After delaying the release due to COVID-19, HAIM have finally unveiled what is the album of the summer. And it’s worth the wait, writes Emily Calder.
The HAIM sisters have come a long way from their more pop-inspired, but still excellent, first album, and their newest release, Women in Music Pt. III, shows a musical maturity and a whimsical new sound we hadn’t heard them explore before. The bright tones and lyrics of Los Angeles and Summer Girl paint the perfect soundtrack for a hazy summer day; the confident yet gentle guitar and the occasional injection of the saxophone not only provide the musical equivalent of a warm summer breeze, but are a testament to the maturity the sisters have developed over the course of three albums.
A track that particularly stuck with me is I Know Alone. Written and recorded before the days of social distancing and isolation, the subject “I know alone like no one else does” — featuring lines like “been a couple days since I’ve been out” — seems to have taken on a whole new meaning in the current global climate. The song’s jumpy and unpredictable musical elements bring both familiarity and a discomfort that will resonate with all of HAIM’s listeners in an album released in one of the strangest and most uncertain times for artistic industries.
Amongst the funky and confident melodies and lyrics of songs like Gasoline is the overlay of sound effects. 3am is layered with a voiceover and distorted male voice, which are soon diminished to reveal a song reminiscent of 90s R&B intertwined with the classic HAIM sound. It certainly throws the listener off, but I can’t help but think that perhaps that was one of the aims of this album. This and the gasping yawn that opens Up From A Dream have a similar vibe, and the intimacy this adds to the track makes the beachy and playful sounds feel more real and immediate.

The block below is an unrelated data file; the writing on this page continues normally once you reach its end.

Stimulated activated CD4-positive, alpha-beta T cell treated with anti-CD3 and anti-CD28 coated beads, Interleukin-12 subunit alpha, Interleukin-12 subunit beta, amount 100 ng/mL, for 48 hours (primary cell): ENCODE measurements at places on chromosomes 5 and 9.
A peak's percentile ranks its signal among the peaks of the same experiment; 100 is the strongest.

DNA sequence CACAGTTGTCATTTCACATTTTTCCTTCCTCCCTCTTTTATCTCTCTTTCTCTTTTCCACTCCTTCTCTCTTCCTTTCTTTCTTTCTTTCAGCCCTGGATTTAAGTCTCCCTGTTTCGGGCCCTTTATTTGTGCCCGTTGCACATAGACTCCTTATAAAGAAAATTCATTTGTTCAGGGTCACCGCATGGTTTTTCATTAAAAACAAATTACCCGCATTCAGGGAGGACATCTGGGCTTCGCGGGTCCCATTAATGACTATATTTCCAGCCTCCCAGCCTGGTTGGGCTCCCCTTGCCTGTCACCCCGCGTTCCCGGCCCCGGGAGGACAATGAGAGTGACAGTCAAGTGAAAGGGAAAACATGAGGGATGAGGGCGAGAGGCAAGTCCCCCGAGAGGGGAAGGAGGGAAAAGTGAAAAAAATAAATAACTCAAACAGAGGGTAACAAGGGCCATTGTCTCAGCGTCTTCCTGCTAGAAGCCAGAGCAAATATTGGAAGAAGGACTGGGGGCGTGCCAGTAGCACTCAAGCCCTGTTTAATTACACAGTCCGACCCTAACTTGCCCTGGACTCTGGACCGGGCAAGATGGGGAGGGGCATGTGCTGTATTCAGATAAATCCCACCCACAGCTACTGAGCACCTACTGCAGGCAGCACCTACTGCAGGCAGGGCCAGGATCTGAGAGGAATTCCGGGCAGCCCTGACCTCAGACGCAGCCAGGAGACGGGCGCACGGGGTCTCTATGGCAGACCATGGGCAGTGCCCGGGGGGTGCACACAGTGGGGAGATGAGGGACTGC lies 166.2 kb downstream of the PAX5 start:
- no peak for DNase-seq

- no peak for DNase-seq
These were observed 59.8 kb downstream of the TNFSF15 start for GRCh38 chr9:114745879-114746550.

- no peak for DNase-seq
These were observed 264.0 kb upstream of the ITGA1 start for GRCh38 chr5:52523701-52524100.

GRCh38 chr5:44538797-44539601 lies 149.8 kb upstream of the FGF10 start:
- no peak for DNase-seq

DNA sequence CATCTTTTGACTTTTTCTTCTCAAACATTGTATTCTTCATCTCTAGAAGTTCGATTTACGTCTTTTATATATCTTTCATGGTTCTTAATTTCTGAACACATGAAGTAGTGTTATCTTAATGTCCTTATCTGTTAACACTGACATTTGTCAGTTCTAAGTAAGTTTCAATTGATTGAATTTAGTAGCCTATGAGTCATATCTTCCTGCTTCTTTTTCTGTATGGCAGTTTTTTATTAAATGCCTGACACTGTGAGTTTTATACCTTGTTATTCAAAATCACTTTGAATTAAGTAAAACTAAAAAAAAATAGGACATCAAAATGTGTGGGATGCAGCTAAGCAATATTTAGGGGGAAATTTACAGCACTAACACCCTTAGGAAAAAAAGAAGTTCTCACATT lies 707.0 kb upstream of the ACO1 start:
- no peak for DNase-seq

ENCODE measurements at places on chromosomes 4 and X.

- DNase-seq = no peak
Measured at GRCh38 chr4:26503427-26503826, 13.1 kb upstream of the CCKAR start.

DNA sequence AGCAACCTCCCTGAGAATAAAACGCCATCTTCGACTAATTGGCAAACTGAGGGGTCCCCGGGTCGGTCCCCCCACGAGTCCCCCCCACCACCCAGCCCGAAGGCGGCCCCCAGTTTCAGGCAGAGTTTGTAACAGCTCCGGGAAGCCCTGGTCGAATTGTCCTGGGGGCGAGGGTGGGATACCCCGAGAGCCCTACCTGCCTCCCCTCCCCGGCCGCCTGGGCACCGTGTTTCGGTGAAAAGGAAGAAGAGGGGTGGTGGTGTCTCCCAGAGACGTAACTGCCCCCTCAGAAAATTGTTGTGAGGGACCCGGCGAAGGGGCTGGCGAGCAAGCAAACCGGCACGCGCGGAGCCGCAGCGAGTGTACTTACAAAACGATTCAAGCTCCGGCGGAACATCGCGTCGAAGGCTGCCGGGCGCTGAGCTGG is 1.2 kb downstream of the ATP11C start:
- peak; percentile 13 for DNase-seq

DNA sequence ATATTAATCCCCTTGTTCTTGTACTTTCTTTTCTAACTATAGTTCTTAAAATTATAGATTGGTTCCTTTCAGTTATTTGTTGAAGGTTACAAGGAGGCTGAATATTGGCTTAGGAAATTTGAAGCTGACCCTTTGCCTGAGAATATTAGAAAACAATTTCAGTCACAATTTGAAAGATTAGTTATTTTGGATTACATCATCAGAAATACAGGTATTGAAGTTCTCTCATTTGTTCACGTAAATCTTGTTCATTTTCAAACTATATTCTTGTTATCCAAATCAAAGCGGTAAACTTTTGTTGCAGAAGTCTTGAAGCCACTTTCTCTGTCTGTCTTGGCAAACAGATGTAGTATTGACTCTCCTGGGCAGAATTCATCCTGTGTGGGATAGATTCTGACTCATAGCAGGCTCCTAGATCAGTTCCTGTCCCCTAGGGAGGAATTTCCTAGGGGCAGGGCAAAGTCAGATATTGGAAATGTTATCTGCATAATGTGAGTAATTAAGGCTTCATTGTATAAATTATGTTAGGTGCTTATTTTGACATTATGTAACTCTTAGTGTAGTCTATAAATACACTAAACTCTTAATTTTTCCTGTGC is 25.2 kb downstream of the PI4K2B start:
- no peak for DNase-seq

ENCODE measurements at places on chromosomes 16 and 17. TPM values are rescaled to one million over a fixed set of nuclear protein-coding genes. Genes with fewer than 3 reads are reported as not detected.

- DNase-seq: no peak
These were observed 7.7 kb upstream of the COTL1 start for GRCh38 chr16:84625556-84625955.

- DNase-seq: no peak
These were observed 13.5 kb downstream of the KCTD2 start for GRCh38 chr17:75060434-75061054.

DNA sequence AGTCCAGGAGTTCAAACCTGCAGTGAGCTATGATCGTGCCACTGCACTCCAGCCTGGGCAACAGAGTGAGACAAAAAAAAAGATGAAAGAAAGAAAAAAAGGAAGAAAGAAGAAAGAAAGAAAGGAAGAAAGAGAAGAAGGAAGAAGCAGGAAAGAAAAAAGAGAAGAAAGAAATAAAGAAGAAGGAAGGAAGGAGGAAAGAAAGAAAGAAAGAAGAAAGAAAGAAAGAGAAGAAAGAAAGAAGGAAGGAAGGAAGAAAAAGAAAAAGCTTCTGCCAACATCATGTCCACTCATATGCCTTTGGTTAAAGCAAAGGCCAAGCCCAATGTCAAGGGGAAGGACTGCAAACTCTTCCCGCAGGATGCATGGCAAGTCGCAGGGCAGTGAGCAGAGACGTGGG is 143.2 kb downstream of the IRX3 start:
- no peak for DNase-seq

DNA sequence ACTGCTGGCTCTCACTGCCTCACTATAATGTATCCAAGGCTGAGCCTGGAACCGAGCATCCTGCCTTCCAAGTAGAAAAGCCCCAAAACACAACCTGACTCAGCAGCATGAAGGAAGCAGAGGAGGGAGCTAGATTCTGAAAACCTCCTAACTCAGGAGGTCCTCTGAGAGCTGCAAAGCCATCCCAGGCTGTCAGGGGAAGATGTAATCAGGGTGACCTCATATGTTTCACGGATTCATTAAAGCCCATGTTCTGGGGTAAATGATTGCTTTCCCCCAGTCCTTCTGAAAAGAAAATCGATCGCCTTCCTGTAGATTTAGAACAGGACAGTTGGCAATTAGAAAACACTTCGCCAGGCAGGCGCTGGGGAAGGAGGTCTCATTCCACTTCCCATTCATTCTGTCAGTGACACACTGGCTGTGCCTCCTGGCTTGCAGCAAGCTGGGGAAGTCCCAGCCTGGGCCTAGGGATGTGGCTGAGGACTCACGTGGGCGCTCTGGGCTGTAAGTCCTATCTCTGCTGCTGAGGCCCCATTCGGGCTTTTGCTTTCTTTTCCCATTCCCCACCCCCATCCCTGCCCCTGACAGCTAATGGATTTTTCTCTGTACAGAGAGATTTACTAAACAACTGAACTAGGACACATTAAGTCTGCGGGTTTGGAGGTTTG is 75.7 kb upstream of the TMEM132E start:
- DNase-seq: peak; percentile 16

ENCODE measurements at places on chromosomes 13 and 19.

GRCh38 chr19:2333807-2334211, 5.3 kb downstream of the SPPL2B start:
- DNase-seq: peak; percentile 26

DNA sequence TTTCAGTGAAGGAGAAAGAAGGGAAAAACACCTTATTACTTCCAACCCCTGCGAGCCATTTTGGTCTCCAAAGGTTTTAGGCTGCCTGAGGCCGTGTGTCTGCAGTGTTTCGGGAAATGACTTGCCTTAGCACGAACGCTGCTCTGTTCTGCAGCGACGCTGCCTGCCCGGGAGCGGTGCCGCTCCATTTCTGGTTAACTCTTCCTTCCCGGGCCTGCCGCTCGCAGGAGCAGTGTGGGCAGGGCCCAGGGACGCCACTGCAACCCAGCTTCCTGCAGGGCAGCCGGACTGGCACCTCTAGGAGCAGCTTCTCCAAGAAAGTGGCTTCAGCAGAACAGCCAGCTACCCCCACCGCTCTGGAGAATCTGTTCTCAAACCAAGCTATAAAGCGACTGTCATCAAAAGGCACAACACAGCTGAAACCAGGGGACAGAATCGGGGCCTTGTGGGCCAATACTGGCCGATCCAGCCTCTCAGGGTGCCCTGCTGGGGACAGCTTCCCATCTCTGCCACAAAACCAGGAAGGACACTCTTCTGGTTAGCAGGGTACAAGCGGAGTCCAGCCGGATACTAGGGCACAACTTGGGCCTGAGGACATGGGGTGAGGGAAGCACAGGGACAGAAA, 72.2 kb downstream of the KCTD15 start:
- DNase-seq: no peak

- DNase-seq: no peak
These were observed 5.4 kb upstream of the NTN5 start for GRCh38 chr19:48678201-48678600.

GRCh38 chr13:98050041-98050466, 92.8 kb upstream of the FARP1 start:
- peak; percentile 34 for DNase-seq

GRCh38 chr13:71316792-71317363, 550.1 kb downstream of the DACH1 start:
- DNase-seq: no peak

A particular highlight is another HAIM take on a feminist anthem in Man From the Magazine, the chorus lamenting: ‘I don’t want to hear/It is what it is, it was what it was”. As opposed to the angry empowerment of ‘My Song 5’ in their first album, this short but powerful track feels more like the equivalent of a musical sigh in response to the ongoing misogyny in the music industry. The idea that the HAIM girls have long had enough of inequality in the arts is perhaps in many ways more powerful; there is a sense of resignation that is all the more compelling for its slight passivity.
Another impressive aspect of the album is how HAIM have built on the elements of their sound, which has been praised by critics for being reminiscent of Fleetwood Mac. Perhaps these are most present in the bluesy, guitar-driven tracks such as FUBT and The Steps. Despite this, HAIM’s real talent lies in their ability to play with all forms of genre, and Women In Music Pt. III is a wonderful showcase of this. The R&B nods in 3am, and their more acoustic numbers are proof of the range HAIM are able to embrace both seamlessly and with expertise.
HAIM’s newest album takes us through a journey of both genre and emotion as they tackle both personal issues and wider problems facing females in the music industry. That being said, the sorrowful notes in the album by no means take away from its more joyful parts and breezy and bright charm. No matter how this summer might look for their listeners, HAIM can rest assured that they have delivered an album that will soundtrack both the inevitable joy and sorrow of the warmer months of 2020 perfectly.
Women in Music Pt. III by HAIM is out Friday, June 27.